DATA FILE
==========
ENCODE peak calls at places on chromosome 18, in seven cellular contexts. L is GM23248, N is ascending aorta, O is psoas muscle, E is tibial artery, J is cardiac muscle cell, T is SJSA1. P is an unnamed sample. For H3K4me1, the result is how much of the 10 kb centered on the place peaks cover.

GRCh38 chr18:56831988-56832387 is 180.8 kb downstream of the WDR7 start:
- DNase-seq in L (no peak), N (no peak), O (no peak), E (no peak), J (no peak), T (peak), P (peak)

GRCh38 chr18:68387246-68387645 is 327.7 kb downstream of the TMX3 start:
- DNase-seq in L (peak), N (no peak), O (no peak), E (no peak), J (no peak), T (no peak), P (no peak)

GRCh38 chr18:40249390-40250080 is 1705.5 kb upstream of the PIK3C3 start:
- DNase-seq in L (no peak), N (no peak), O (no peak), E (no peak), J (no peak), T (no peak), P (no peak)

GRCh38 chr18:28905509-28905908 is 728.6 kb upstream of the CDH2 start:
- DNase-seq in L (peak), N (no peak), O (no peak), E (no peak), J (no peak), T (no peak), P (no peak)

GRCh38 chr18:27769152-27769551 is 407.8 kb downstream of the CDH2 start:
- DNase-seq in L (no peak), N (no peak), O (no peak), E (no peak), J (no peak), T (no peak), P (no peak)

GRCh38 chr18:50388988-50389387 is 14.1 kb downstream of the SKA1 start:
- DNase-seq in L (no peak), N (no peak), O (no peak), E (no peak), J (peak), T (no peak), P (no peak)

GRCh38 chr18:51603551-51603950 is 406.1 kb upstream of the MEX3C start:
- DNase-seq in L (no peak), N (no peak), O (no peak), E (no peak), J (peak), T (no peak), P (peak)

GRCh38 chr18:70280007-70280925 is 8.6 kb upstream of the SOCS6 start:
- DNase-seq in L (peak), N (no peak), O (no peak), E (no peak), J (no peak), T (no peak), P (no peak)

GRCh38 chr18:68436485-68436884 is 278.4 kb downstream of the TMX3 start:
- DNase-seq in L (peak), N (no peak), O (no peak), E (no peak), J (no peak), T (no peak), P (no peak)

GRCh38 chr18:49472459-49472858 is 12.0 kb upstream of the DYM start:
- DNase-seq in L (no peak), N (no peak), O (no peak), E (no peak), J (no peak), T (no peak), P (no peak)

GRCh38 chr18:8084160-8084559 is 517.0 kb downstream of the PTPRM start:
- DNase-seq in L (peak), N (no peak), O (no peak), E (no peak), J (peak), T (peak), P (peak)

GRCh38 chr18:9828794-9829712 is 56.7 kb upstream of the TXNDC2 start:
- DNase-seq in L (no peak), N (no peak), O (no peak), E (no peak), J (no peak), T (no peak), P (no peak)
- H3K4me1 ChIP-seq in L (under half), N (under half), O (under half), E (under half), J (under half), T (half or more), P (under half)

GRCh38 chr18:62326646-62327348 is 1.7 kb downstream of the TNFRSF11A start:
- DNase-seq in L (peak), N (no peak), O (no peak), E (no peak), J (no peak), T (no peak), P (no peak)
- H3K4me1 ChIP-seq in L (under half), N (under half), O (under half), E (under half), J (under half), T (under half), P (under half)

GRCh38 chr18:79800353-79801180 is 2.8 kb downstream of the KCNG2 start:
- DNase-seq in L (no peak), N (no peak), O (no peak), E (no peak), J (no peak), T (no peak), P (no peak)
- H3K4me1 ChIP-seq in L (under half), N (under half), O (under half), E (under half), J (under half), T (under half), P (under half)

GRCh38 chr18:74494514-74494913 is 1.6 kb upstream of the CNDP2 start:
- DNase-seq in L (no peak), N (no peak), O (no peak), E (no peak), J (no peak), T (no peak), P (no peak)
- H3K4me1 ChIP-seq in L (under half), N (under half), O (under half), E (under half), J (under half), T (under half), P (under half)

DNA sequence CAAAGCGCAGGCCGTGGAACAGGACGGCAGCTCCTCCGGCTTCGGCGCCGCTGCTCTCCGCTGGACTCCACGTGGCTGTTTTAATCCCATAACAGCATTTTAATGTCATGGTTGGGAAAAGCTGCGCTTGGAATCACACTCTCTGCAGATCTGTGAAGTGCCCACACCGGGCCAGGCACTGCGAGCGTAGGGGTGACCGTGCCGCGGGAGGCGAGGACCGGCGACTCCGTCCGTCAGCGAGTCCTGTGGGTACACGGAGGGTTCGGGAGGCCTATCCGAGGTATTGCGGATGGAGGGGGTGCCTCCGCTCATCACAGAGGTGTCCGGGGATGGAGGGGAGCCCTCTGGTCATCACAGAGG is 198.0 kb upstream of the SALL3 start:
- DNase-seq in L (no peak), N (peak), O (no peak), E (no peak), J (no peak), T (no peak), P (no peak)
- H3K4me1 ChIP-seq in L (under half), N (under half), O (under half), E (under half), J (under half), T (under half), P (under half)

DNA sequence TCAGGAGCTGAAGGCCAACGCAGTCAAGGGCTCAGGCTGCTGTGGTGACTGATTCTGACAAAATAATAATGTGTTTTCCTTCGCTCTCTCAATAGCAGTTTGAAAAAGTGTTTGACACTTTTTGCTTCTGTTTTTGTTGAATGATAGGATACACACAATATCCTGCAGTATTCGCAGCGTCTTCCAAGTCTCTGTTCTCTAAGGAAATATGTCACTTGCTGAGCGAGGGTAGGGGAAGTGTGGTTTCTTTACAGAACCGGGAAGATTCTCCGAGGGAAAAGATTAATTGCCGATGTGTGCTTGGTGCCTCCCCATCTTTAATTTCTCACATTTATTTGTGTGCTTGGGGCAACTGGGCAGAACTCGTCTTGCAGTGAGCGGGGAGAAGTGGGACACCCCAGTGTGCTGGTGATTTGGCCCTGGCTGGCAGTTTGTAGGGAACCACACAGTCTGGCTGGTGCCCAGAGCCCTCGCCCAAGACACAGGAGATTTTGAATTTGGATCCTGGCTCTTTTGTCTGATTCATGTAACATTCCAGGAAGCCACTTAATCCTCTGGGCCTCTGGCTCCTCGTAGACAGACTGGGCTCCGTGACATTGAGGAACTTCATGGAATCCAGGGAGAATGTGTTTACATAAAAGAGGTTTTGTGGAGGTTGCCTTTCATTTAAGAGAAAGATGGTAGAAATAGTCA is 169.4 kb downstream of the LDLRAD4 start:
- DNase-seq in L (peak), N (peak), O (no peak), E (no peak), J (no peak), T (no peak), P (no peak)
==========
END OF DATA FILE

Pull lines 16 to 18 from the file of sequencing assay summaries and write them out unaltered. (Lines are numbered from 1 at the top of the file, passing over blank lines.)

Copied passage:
GRCh38 chr18:70280007-70280925 is 8.6 kb upstream of the SOCS6 start:
- DNase-seq in L (peak), N (no peak), O (no peak), E (no peak), J (no peak), T (no peak), P (no peak)

GRCh38 chr18:68436485-68436884 is 278.4 kb downstream of the TMX3 start: